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TDOT gets ready for Bonnaroo Music Festival to help prevent traffic delays

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Photo courtesy of Bonnaroo Official / Instagram

The Tennessee Department of Transportation (TDOT) is getting ready for the annual Bonnaroo Music Festival, which has been bringing tens of thousands of music lovers to Manchester, Tennessee since 2002. Festivalgoers camp out on a 700 acre farm from Thursday evening, June 7th to Sunday evening, June 10th.

As the area prepares for the multi-stage festival, TDOT and the Tennessee Highway Patrol (THP) are partnering with the Manchester Police Department and Coffee County Sheriff's Department to prevent any traffic delays. TDOT Help Trucks will also be assisting with managing traffic.

TDOT says its main priority is to keep traffic moving on I-24 while getting Bonaroo attendees to the festival safely.

Exit 111 will be used as the main festival exit. Exits 97, 105, 112 (temporary exit on westbound side only), 117, and 127 are alternate exits if the interstate gets backed up. Emergency vehicles will use country roads where traffic will be kept minimum.

“TDOT has once again coordinated with our partners at THP and other agencies to ensure safe, efficient travel during the Bonnaroo festival,” said TDOT Commissioner John Schroer. “The main objective is to keep through traffic moving smoothly on I?24 while getting festivalgoers safely into and out of the Bonnaroo site. Because of advance planning, we feel certain that we can successfully minimize traffic delays throughout the weekend as we have in past years.”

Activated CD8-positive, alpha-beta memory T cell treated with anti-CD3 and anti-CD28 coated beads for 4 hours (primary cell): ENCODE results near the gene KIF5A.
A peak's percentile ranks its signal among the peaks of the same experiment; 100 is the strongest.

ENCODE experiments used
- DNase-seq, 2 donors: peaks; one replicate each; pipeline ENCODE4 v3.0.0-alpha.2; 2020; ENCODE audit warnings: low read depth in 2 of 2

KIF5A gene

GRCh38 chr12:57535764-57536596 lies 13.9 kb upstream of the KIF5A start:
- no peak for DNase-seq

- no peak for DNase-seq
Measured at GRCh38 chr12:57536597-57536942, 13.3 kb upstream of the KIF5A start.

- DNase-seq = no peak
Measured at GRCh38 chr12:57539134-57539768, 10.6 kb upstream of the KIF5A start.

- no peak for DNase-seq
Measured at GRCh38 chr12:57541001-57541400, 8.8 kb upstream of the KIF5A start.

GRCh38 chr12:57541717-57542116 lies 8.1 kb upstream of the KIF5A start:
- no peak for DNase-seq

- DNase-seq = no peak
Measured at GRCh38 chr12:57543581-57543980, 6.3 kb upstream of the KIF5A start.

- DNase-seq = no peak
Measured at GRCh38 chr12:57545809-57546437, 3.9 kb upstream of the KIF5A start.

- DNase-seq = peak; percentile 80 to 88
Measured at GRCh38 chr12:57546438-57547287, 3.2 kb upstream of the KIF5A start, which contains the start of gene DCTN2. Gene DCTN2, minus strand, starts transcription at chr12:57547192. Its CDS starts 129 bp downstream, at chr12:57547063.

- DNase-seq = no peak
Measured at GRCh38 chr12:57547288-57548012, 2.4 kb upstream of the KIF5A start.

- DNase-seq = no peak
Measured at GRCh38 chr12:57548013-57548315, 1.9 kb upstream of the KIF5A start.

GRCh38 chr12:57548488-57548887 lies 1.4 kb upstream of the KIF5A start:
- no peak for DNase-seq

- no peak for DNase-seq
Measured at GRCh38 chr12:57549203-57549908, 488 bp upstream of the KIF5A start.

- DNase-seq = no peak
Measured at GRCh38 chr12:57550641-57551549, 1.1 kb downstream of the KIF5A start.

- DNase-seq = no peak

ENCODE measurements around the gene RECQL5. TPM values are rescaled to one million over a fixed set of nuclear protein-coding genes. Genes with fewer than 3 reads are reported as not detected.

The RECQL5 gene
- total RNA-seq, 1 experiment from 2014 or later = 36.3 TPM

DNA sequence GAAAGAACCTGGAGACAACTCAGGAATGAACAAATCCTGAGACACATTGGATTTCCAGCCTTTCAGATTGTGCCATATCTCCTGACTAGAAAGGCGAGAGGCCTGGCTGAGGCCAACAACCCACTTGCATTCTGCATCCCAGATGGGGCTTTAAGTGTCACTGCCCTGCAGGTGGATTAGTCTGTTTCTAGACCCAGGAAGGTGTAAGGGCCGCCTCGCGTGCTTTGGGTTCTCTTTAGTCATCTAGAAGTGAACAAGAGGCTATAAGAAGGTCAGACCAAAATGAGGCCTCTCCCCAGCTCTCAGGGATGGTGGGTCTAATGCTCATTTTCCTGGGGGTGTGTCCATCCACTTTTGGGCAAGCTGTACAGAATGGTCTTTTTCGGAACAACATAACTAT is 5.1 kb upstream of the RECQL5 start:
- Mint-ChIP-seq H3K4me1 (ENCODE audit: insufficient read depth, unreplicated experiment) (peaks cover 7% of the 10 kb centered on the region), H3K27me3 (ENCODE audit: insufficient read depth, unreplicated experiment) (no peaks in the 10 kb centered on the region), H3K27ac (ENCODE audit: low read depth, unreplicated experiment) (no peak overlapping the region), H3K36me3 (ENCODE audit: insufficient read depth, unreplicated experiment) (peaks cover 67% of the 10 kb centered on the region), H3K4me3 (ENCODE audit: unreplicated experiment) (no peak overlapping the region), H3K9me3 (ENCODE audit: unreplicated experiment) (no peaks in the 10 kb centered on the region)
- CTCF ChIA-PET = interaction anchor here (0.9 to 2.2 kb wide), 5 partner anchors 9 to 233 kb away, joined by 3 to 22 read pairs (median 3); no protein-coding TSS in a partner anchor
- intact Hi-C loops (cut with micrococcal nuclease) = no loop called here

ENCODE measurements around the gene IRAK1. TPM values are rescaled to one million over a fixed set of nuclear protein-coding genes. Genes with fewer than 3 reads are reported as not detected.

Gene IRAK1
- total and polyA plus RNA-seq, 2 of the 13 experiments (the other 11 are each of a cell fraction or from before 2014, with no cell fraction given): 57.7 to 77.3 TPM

This year, gates will officially open at 8 p.m. Central time on Wednesday, June 6th to allow more time for cars to enter the campsite. State Troopers will also patrol on the ground and in the air for 24 hours a day beginning Wednesday evening.

Last year, state troopers worked 6,240 hours and gave out 1,066 citations. Over half of the citations were seat belt violations and speeding tickets. They also worked 6 crashes, none of which were fatal.

“The number one goal of the Tennessee Highway Patrol is to reduce traffic related incidents and fatalities,” said THP Colonel Dereck Stewart. “I have emphasized a statewide priority to our captains the importance of working closely with TDOT and our public safety partners. So think twice if you are planning to drive under the influence of alcohol or drugs, because troopers and local law enforcement will be looking for you. Always wear your seat belt, and do not drive distracted. The Tennessee Highway Patrol is committed more than ever to reducing crashes and saving lives on Tennessee roadways.”

If you're travelling and in need of assistance, dial *THP (*847) for THP dispatch, and the operator will send a state trouper to your location.



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